How to Get a Mortgage

How to Get a Mortgage

A mortgage is a one-time loan that allows you to buy a home without paying its full price upfront. Getting a mortgage involves six steps: pre-approval, house shopping, the mortgage application, loan processing and underwriting.

Mortgage lenders make sure you qualify for a loan by reviewing your financial background and discussing things like debt-to-income ratio. This article covers what lenders look at and the documents you’ll need to provide.

Credit History

Lenders want to know that you’ve been able to pay off other loans in the past before lending you money to buy your own home. This is why most mortgage lenders require a credit score — a number that tells them how well you’ve managed your debt.

Mortgage lenders usually favor borrowers with credit histories that are at least 7 years long. Those with shorter histories may be at risk of being denied a loan unless they can establish a credit history with some other method, like becoming an authorized user on someone else’s account or taking out a student or co-signed credit card.

To improve your credit scores, focus on paying down debt and limit the number of credit inquiries you make to avoid lowering your score. Also, when shopping for a mortgage, only compare rates within one window to prevent your credit scores from dropping in response to multiple rate inquiries. Credit scores can vary between credit bureaus, so you’ll need to check your credit reports from Experian, Equifax and TransUnion before applying for a mortgage.

READ:  How to Calculate Mortgage Payment

Employment History

The employment history of borrowers plays an important role in the mortgage approval process. Lenders typically verify employment through verbal or written requests to the borrower’s employer. They may ask about the job title, hours per week and the likelihood that the borrower will continue to work at their current employer.

Generally, lenders want to see two years of steady employment. However, some loan programs will allow a shorter history. Borrowers who are recent graduates from college or trade school can use their full-time period in school as part of their employment history, as long as the degree is related to the borrower’s profession.

Frequent job changes that don’t reflect professional growth or show a stagnation or decline in pay can hurt a borrower’s ability to obtain a mortgage, as well as any gaps in income. A COVID-19-related gap in employment, such as those that occurred during the pandemic, is often less detrimental than a job change that would not have been made due to the economy or the field of work.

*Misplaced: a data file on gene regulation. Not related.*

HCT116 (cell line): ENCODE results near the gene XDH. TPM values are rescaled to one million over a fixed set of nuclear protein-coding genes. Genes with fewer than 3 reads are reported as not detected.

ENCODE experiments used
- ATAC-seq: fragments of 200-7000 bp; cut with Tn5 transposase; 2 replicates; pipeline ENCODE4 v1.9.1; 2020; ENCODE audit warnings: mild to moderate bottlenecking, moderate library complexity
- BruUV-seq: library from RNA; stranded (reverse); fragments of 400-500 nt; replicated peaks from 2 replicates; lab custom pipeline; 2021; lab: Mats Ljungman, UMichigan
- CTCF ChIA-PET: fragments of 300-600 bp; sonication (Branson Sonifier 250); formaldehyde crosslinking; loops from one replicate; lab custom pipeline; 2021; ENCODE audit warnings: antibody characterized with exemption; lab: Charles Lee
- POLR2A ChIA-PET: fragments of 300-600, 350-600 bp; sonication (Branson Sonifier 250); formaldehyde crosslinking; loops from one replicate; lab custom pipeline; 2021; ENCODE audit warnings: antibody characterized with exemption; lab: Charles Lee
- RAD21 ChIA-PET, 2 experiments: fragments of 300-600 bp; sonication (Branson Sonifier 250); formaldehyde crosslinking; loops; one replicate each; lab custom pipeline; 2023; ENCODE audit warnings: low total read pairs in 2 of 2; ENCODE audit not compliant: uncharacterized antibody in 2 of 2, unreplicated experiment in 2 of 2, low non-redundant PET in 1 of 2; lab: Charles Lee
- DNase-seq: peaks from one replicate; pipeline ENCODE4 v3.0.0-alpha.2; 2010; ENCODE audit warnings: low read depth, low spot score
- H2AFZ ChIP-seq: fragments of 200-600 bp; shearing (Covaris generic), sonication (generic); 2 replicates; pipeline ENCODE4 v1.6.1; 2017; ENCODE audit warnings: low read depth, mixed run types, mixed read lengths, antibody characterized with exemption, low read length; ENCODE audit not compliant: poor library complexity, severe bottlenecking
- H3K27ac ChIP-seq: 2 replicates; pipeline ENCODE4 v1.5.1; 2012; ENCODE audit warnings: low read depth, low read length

Some lenders allow you to use your assets in lieu of income when qualifying for a mortgage. These are called asset based mortgages and they are typically reserved for self-employed borrowers, real estate investors and those with sizable monetary investments.

READ:  Eligibility Unveiled: Understanding the Requirements for Securing a Reverse Mortgage

You’ll need to submit documentation showing the value of your assets as well as bank statements, brokerage statements and appraisal reports to verify that they are actually yours. Lenders will also look at your overdraft history to make sure that you’re not spending more than you have in the bank.

It’s important to season your assets for a few months before you apply for a mortgage. Many borrowers try to shuffle money into their own accounts to qualify for a loan, but lenders will scrutinise this and ask for proof of how the funds were sourced and seasoned. This could derail your application. Instead, approach a specialist high net worth mortgage broker who has access to a wide range of private lenders that offer this type of financing.


When assessing mortgage applicants, lenders look at your debt-to-income ratio to determine whether you can afford the monthly repayments. This is calculated by adding up your debt payments (including credit card, auto loan and student loans) and dividing them by your pre-tax monthly income.

Lenders will also check your payment history on existing debt and credit cards to see how punctual you have been. If you have had some recent late or missed payments, you should be prepared to explain the circumstances and provide any documentation that supports your case.

READ:  How to Calculate Mortgage Payment

You will need pay stubs, tax returns and investment statements for properties or other assets you hold. You should also have a copy of your bank statement to show your readily available cash and savings.

This includes checking and savings accounts as well as money market, IRA, stock, bond or mutual fund statements. The more documentation you can have on hand to support your application, the more likely it is that you will be approved for a mortgage.